It didn’t come from the visiting fans, either.

No, as the Tigers pounded Southern last season in a 54-7 wipeout that was every bit as lopsided as the score, the deepest cut probably came from the band.

With less than a minute left, Derricus Purdy picked off a desperate Southern pass at the TSU 1-yard line, then weaved, juked and sprinted 99 yards for the final touchdown at A.W. Mumford Stadium.

Moments later, TSU’s marching band, the Ocean of Soul, celebrated with its own rendition of “Do Watcha Wanna,” a Mardi Gras-themed song that’s a fixture in the Human Jukebox playlist.

It was a subtle-but-effective jab at Southern, whose once-proud football program was en route to a 2-9 record, the worst in school history.

The two teams meet again in a Southwestern Athletic Conference showdown at 6 p.m. Saturday, this time at Delmar Stadium, a well-worn high-school venue in Houston.

This time, the roles aren’t completely reversed — but surprisingly, Southern has an edge.

Take it from TSU’s Kevin Ramsey, who was promoted from defensive coordinator to interim head coach after the school fired Johnnie Cole this spring, citing an ongoing NCAA investigation into the program.

Asked about what he sees in the Jaguars, Ramsey responded: “This is not the same team we played a year ago.”

At first glance, it seems that way.

Despite leading the entire Football Championship Subdivision in total defense, Texas Southern (3-5, 1-5 SWAC) — the reigning SWAC champion — is last in the Western Division.

And although the Jaguars (3-5, 3-3) have plenty of flaws, they’re tied for second in the West, trailing Prairie View by a half-game.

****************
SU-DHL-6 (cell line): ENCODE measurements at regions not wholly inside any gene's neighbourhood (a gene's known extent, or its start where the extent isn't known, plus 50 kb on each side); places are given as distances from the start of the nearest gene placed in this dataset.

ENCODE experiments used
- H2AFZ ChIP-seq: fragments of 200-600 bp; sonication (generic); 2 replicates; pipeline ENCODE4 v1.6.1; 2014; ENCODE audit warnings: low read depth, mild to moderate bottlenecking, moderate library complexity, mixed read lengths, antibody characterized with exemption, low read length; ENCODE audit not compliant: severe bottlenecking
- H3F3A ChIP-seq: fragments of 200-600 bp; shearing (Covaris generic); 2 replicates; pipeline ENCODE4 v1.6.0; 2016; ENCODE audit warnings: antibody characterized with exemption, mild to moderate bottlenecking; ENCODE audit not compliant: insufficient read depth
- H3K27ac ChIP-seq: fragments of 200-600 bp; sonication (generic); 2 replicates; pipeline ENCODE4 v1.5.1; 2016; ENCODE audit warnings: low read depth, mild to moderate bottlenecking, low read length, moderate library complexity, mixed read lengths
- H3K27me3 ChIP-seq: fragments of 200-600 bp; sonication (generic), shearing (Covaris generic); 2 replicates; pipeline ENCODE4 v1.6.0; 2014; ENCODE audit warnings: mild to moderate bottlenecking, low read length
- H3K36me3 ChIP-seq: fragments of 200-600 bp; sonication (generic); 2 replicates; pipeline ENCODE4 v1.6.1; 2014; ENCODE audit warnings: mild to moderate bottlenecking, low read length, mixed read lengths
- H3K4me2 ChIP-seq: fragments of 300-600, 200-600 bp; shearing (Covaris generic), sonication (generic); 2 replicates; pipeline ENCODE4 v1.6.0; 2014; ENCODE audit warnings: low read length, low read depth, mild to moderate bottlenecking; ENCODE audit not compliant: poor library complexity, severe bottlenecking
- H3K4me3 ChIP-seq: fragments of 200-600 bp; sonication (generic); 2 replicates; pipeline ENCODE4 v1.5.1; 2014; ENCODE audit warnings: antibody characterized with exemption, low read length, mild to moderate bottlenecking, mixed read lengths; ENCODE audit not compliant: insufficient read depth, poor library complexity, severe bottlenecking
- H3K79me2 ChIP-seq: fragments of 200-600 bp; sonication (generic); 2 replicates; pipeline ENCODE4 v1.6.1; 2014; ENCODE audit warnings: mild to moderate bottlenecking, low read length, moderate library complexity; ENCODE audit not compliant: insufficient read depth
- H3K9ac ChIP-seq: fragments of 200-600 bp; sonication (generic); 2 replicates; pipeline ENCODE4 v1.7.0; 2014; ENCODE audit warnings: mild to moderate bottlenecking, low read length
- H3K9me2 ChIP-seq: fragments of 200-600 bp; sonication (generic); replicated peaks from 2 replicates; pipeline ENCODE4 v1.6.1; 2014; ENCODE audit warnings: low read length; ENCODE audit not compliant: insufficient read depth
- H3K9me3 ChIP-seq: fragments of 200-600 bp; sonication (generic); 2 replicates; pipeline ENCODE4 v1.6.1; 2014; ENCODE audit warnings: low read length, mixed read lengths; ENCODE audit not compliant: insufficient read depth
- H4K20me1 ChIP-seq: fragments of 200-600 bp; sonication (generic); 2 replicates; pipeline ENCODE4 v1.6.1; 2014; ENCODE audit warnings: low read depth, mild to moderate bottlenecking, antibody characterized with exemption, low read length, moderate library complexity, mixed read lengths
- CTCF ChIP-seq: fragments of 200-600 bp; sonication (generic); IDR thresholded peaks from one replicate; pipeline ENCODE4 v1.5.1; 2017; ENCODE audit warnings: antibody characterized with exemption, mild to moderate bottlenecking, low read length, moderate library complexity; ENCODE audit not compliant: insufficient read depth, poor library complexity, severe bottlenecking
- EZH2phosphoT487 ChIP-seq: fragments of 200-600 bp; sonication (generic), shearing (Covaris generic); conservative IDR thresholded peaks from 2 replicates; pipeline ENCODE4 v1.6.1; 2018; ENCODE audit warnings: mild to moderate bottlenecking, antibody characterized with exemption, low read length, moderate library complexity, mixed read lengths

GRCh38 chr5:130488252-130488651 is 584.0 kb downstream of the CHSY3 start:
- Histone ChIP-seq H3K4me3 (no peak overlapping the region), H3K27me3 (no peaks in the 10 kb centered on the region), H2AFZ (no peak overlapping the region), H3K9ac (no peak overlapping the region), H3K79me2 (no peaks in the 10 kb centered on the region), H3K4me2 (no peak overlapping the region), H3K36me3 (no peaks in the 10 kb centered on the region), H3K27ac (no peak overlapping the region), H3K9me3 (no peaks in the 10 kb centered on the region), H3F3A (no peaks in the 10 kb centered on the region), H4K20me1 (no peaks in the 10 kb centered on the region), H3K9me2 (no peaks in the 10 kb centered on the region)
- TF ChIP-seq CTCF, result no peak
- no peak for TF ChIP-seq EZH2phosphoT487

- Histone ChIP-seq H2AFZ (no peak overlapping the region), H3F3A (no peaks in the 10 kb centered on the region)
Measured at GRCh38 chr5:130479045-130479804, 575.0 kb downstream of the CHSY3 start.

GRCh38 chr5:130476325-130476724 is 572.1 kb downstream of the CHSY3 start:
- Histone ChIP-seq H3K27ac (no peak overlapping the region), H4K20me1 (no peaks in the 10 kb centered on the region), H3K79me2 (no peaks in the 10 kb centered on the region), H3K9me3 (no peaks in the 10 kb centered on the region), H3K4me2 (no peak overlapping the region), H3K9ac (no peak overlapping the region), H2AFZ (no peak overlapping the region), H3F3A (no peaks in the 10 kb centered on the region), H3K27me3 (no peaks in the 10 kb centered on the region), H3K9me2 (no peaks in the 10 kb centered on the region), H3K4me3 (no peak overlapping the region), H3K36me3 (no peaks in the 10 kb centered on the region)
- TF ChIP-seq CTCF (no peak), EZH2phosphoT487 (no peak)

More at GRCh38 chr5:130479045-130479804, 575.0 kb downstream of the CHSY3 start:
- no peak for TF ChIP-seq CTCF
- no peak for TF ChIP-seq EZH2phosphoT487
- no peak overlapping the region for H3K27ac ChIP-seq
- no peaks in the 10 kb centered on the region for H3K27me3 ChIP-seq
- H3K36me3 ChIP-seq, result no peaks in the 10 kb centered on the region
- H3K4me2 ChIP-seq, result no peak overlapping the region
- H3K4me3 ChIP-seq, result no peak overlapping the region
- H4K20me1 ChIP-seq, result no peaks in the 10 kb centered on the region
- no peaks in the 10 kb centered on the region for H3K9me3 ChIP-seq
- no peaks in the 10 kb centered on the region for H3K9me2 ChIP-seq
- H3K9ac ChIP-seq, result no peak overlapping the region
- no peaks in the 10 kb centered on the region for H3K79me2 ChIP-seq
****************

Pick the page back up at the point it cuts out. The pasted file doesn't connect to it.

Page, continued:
Southern can’t play in the SWAC Championship Game; because of a low APR score, the NCAA handed the team a one-year playoff ban, and conference presidents and chancellors voted to extend the ban to the SWAC title game.

Still, with three games left, the Jaguars can at least say they have a chance at first place in the West.

Last weekend, Southern snapped a two-game losing streak with a 30-14 homecoming win against Alcorn State. After the game, several players said the Jaguars’ goal is to win all of their final three games, thereby giving SU a winning record.

The first step toward that goal, of course, is defeating Texas Southern — the reigning conference champion, a team that humiliated SU on its own field last season.

“This is a whole different ballgame,” Mitchell said. “It’s 0-0 now. Hopefully, we can come out and establish some things, but it won’t be easy. I can guarantee you that.”

That might sound like a line from the coaches’ cliché handbook. Still, it rings true.

In winning their first SWAC title since 1968 last season, the Tigers paired a burly, physical defense with a stout running game.

TSU still has both.

Its defense is first in the SWAC, allowing only 221.6 yards per game, and its offense ranks second in the SWAC at 353.0.

Somehow, the Tigers keep losing.

In fact, speaking of deep cuts, Mississippi Valley State ended an 18-game losing streak by handing TSU a shocking 12-9 defeat Saturday.

It was the Tigers’ fourth straight loss in conference play. Texas Southern hasn’t won a SWAC game since it outlasted Alcorn 14-7 on Sept. 24. Its only win since then was a 42-11 wipeout of Division II Central State on Oct. 22.

Asked Monday if he’d ever coached a team that played so well on defense, yet continually found ways to lose, Ramsey paused.

“Well, no. To answer your question, no,” he said. “But I have been around the game long enough. I’ve seen great defenses and great teams, and the end result is the ‘W.’ It is about winning, and, boy, we’ve lost some close ones. ... And one thing about our kids (is) they have been responding. Our approach is still our approach.”

And it could be a tough approach for Southern to handle.

Though the Jaguars have improved on defense this season — they’ve given up only three touchdown passes in eight games — they’re still vulnerable against the run, allowing a SWAC-high 179.9 rushing yards per game.

“So we definitely have to somehow try to control the ballgame,” Mitchell said.

If they don’t, TSU will be more than happy to strike up the band.